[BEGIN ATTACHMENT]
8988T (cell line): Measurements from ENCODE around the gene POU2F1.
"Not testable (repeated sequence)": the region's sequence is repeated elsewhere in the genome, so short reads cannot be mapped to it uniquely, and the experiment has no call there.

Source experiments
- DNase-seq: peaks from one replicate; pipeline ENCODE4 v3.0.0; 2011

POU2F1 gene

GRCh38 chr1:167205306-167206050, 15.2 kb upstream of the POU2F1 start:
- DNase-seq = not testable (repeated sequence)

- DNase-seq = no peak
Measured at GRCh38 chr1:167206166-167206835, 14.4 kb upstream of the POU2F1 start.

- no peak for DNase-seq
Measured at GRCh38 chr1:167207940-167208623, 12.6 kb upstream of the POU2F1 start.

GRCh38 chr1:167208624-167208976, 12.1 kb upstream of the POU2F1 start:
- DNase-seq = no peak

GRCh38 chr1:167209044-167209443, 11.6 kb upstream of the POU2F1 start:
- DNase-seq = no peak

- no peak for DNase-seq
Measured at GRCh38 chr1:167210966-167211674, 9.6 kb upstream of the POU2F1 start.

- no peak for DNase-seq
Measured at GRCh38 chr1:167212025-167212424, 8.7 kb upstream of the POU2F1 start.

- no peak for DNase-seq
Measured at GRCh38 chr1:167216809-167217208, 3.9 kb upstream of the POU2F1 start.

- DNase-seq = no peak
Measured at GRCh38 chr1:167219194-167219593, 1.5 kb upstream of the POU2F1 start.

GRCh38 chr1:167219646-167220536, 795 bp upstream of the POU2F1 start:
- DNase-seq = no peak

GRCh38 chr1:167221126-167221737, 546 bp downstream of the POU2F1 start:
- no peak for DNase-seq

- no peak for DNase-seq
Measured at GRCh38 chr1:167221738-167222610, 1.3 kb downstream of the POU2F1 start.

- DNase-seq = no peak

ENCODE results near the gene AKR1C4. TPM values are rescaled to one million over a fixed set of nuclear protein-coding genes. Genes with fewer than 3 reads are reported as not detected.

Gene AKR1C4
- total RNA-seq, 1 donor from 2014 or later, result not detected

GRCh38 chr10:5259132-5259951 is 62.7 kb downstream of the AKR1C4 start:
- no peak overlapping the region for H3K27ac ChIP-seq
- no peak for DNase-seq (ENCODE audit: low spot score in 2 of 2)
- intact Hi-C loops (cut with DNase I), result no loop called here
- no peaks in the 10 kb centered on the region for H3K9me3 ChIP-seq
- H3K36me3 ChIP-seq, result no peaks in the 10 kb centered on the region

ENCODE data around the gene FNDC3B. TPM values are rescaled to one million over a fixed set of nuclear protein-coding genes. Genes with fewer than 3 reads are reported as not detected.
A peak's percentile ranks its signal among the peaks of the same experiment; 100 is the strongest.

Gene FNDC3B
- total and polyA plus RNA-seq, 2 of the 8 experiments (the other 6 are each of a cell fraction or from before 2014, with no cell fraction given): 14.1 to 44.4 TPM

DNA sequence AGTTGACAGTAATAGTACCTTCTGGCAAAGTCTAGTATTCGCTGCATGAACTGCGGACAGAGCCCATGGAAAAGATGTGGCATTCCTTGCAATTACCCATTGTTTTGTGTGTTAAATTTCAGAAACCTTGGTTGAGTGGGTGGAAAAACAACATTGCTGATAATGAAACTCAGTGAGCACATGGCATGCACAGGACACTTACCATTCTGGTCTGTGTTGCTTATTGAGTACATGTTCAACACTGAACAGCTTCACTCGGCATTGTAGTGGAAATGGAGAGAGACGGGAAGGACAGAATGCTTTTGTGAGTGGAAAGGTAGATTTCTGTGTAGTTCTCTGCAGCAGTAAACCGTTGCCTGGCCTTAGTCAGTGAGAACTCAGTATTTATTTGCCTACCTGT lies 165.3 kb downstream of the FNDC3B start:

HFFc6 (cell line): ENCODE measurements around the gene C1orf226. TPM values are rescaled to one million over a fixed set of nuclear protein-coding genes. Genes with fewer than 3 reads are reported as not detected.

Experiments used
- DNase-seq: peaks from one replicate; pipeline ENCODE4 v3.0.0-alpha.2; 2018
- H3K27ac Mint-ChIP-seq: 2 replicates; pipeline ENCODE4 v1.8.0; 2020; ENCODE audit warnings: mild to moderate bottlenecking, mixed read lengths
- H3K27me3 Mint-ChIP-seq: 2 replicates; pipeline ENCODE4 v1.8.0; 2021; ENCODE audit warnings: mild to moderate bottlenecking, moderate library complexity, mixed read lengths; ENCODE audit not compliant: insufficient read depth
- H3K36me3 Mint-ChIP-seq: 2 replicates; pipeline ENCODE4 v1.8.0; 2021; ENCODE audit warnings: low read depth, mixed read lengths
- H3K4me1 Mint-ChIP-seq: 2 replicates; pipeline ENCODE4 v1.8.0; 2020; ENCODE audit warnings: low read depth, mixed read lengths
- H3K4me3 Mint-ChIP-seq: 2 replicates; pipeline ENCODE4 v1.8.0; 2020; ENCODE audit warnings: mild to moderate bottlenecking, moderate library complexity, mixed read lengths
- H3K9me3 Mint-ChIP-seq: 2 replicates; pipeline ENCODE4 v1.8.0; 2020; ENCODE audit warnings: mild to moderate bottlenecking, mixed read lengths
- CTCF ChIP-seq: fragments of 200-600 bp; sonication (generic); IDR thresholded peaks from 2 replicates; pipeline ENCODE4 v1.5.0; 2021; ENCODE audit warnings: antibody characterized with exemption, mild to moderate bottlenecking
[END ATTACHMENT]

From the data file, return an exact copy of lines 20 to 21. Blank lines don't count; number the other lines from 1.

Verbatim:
- no peak for DNase-seq
Measured at GRCh38 chr1:167216809-167217208, 3.9 kb upstream of the POU2F1 start.